A church was built in 1533, on the location of the shrine of Tonantzin, and dedicated to Our Lady of Guadalupe. The image of Our Lady of Guadalupe has been used by advocates of indigenous rights throughout Mexico's history, most recently by the Zapatista movement.

Sceptics, however, including some Catholics, have doubted the very existence of Juan Diego. The earliest written reference to him dates from 1648, in a publication by a Mexico City priest about Our Lady of Guadalupe. A 1649 publication in Nahuatl followed, referring to earlier Nahuatl sources that have not been found. Regardless of this, he is now Saint Juan Diego as he was canonised in the Catholic Church on July 31, 2002.

When the Vatican came to canonize Juan Diego, their investigation reportedly revealed that the lowly farmer had been an Aztec prince, the son of a king of Texcoco, who helped Cortés defeat the Aztecs.

It’s been suggested Juan Diego was known as Tlacateccatl (he who commands the warriors), an honorific given to generals commanding a division of 8,000 soldiers. If he were a royal this fact might account for the fact that the Spanish Catholics in Mexico baptised large numbers of Indians after this 1531 apparition.

It is said that Juan Diego died on May 30, 1548 of natural causes.

Day of Remembrance for Egil Skallagrimsson
On this day in the Asatru Calendar is a remembrance for Egil Skallagrimsson. Odin was his God, and the blood of berserks and shape-shifters ran in his family. His lust for gold and for fames was insatiable. Yet the same man was passionately moved by the love of his friends and generously opened handed to those who found his favor. The same brain that seethed with war-fury also composed skaldic poetry capable of calming angry kings. Can it be by accident that Egil worshipped Odin, the great solver of paradoxes and riddles? Indeed all Asafolk - but especially those who follow the one-eyed God of battle and magic - can learn much from the life of this amazing man.

John Milton
John Milton was born in London on December 9th, 1608 at the height of the Protestant Reformation in England. His father was a law writer who had achieved some success by the time Milton was born. This prosperity afforded Milton an excellent education, first with private tutoring, then a private school, and finally Cambridge. Milton, a studious boy, excelled in languages and classical studies.

His father had left Roman Catholicism and Milton was raised Protestant, with a heavy tendency toward Puritanism. As a student, he wanted to go into the ministry, but was disillusioned with the scholastic elements of the clergy at Cambridge. Cambridge, however, afforded him time to write poetry. After Cambridge, he continued his studies for seven years in a leisurely life at his father's house. It was here that he wrote some of his first published poems, including "Comus" (1634) and "Lycidas" (1638), both of which he published in 1645.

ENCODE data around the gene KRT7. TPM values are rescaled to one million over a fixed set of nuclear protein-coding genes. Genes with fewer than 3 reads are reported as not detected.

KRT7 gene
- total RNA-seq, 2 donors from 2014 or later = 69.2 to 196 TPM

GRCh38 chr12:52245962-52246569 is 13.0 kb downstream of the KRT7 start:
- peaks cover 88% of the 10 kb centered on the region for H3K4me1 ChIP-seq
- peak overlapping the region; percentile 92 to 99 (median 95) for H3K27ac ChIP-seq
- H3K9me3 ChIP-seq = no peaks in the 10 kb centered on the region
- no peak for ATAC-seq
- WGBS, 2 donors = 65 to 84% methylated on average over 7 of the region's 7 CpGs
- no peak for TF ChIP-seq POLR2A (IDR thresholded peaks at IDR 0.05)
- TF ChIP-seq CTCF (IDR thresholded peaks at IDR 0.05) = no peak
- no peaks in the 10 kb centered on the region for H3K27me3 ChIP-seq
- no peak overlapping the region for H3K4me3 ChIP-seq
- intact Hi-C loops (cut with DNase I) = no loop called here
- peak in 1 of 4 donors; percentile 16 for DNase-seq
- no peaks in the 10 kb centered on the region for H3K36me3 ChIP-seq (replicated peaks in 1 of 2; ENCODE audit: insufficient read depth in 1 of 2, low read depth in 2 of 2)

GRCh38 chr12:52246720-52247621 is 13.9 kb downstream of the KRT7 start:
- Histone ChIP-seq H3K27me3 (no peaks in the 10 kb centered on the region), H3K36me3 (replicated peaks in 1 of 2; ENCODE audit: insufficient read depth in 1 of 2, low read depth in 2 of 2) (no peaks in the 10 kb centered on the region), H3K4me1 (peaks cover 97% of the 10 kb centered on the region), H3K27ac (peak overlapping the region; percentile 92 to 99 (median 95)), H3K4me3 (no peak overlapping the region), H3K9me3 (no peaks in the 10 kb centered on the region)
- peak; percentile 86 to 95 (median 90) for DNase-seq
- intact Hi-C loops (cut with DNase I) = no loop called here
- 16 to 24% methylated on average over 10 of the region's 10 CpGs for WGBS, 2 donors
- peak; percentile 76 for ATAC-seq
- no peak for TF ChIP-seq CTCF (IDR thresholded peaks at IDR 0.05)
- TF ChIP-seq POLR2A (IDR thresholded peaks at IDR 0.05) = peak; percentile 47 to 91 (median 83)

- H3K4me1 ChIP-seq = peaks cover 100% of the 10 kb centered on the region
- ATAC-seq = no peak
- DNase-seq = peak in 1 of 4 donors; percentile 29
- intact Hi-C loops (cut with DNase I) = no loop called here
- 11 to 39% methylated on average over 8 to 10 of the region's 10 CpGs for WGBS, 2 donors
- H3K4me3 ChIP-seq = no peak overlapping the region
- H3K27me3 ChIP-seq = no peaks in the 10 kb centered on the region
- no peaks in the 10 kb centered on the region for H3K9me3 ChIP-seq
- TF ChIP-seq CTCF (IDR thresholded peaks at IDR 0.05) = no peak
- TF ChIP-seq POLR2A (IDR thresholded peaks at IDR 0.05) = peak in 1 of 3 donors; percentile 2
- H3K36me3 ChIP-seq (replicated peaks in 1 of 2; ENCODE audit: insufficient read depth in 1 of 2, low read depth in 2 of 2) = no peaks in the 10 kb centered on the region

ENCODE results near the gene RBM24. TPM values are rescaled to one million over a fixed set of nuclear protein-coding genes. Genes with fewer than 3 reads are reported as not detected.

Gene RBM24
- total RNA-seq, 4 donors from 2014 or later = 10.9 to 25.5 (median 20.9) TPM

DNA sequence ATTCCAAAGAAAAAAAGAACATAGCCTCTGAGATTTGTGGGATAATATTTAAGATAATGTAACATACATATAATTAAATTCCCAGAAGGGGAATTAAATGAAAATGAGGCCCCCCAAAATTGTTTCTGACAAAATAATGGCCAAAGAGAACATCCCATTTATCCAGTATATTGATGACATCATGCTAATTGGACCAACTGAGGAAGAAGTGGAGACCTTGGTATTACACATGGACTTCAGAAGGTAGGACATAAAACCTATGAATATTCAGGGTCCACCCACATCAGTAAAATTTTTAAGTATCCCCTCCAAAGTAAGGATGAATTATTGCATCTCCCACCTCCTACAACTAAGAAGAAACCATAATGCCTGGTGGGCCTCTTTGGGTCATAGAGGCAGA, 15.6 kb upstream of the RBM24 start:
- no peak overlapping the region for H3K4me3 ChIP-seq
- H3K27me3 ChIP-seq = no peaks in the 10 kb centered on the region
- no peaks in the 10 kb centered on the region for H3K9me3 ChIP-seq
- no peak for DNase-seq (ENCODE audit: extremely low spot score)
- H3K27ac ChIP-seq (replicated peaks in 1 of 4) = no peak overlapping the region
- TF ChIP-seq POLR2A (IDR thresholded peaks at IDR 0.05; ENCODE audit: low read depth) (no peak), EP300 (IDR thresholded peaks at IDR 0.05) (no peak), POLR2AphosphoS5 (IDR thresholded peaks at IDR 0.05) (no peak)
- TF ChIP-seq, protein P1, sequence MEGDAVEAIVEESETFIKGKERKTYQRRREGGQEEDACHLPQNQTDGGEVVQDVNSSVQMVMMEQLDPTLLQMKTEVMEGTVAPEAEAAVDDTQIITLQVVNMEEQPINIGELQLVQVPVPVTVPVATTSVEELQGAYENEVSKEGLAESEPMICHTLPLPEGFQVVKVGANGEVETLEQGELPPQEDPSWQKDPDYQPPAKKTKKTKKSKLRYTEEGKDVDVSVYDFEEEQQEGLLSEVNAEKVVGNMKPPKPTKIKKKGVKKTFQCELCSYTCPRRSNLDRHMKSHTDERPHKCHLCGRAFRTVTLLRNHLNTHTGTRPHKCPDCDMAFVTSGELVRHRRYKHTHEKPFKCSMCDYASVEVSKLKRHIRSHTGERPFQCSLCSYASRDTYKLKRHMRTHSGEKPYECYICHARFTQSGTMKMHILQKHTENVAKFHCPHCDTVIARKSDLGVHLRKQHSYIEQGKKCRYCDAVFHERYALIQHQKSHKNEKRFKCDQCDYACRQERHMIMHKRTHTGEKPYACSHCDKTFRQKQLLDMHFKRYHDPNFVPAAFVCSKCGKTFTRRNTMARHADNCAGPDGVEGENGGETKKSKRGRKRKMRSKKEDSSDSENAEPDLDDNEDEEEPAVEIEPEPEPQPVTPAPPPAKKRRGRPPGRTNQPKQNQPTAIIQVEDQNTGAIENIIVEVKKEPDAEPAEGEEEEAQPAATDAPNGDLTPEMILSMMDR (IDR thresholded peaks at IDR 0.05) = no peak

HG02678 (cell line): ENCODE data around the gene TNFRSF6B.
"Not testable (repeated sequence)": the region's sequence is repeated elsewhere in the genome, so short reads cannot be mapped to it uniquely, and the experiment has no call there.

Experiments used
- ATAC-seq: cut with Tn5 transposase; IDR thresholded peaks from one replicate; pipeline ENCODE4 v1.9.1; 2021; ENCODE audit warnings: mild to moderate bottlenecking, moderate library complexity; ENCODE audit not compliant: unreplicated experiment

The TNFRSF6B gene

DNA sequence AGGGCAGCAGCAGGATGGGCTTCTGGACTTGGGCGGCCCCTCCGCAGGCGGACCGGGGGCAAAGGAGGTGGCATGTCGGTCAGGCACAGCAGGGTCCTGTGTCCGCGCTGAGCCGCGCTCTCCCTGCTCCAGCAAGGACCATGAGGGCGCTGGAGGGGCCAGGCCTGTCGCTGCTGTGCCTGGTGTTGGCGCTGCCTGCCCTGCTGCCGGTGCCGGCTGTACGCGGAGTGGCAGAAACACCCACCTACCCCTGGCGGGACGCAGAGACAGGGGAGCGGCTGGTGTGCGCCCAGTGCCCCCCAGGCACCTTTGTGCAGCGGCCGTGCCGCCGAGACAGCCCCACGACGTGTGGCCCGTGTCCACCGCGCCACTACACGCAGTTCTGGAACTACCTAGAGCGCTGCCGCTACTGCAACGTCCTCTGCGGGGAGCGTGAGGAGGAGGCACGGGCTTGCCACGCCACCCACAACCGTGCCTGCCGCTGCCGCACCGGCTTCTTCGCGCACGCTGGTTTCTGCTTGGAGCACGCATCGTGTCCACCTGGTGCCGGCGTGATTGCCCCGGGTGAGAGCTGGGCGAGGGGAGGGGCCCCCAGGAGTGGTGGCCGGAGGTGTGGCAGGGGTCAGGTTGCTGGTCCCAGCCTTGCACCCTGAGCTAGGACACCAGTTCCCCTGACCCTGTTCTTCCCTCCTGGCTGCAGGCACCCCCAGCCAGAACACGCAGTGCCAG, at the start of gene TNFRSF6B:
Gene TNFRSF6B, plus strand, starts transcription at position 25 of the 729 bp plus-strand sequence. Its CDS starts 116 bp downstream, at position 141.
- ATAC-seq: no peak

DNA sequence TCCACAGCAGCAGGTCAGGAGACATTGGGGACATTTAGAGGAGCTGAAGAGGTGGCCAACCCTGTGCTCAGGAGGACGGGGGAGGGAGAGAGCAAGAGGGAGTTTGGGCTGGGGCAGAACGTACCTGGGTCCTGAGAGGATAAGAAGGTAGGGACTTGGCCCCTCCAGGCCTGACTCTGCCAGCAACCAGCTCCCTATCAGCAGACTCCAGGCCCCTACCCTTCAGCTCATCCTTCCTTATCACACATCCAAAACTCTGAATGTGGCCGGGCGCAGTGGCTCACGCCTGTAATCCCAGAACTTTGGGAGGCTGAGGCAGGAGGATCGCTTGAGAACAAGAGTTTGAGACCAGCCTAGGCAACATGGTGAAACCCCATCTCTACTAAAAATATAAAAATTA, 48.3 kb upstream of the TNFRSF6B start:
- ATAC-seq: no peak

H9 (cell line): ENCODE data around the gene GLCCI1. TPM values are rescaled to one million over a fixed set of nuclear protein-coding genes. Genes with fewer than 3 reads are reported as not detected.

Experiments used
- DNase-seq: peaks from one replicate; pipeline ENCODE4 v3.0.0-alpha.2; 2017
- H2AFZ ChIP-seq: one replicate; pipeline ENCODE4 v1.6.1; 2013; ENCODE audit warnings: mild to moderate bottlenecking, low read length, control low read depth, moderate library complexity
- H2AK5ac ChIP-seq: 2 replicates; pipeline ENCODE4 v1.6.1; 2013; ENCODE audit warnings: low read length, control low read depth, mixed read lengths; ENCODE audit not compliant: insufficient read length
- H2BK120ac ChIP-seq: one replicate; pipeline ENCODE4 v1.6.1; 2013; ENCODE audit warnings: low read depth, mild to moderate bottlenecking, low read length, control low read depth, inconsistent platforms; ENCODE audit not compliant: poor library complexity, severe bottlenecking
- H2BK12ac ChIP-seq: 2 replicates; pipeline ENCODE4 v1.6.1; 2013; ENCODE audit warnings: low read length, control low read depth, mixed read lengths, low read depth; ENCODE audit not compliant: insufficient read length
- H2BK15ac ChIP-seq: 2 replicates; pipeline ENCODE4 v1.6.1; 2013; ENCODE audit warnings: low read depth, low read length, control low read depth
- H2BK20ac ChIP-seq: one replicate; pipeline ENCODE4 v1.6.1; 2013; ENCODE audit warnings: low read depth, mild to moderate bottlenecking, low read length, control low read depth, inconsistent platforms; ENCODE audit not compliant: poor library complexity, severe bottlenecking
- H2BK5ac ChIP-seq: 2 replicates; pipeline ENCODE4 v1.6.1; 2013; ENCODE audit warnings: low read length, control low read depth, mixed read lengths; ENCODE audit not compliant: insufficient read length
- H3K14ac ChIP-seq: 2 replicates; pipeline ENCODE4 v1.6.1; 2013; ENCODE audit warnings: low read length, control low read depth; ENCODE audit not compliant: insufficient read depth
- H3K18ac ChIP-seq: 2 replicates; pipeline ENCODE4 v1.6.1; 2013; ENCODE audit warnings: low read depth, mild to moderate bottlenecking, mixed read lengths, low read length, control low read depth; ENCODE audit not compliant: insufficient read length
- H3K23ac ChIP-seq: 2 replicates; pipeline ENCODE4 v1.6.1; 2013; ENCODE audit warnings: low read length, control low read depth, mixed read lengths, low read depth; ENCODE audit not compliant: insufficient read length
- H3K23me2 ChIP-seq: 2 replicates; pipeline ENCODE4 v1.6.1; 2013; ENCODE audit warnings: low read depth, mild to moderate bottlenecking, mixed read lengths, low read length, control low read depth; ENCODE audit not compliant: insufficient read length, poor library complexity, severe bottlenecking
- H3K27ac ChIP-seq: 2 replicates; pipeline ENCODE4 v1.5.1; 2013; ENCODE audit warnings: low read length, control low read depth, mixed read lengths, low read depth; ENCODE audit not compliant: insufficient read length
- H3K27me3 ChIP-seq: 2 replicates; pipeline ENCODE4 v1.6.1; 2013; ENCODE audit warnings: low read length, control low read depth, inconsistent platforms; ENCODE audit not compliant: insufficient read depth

Milton toured the European continent in 1638-1639 and met many of the great Renaissance minds, including Galileo and Grotius. The beginning of the Puritan Revolution found Milton back in England, fighting for a more humanist and reformed church. For more than twenty years, Milton set aside poetry to write political and religious pamphlets for the cause of Puritanism. For a time, he served as Secretary for Foreign Tongues under Cromwell.

Milton was a mixed product of his time. On the one hand, as a humanist, he fought for religious tolerance and believed that there was something inherently valuable in man. As a Puritan, however, he believed that the Bible was the answer and the guide to all, even if it went against democracy itself. Where the Bible didn't afford an answer, Milton would turn to reason.

Milton himself was married three times, all of which were rather unhappy affairs. He defended divorce in "The Doctrine and Discipline of Divorce" in 1643. With this and other treatises, Milton often came in conflict with the Puritanism he advocated.

At the end of the war, Milton was imprisoned for a short time for his views. In 1660, he emerged blind and disillusioned with the England he saw around him. Nevertheless, he was yet to write his greatest work. Paradise Lost was published in 1667, followed by Paradise Regained in 1671. Milton's ability to combine his poetry with his polemics in these and other works,was the key to his genius.

The classical influences in his work can be clearly delineated: Homer, Ovid, but especially Virgil. Shakespeare was the leading playwright of his day, and there are some references to his works in Milton's own poetry. The style and structure of the Spencer's "The Faerie Queen," was another influence on Paradise Lost. It was one of only a few books that were owned by the Miltons during John's upbringing.

Milton died from "gout" in 1674 and was buried in the Church of St. Giles in London.